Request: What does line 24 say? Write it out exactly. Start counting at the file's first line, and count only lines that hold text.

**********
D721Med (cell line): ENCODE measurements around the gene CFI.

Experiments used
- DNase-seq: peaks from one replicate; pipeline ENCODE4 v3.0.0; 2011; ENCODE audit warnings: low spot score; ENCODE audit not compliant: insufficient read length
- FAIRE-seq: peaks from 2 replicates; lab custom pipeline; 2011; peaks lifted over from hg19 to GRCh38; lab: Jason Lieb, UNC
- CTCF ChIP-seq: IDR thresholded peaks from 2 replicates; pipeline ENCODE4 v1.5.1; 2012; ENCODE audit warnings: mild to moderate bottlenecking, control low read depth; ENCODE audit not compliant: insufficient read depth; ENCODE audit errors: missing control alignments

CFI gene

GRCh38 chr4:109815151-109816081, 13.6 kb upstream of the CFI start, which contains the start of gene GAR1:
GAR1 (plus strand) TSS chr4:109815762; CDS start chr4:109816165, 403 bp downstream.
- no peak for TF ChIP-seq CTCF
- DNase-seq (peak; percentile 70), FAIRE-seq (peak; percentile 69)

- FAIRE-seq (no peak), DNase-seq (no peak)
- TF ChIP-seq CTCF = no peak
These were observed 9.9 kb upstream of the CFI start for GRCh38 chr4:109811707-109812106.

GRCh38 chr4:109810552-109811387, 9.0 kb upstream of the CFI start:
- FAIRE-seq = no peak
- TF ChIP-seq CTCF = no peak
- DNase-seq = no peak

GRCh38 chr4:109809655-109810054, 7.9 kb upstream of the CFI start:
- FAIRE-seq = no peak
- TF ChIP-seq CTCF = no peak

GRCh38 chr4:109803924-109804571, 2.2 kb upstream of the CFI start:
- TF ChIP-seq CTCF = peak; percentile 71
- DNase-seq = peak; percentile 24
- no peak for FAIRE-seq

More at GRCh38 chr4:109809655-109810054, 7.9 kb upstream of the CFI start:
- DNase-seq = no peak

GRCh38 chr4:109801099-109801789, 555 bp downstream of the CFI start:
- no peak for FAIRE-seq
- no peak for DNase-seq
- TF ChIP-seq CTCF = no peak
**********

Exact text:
- no peak for FAIRE-seq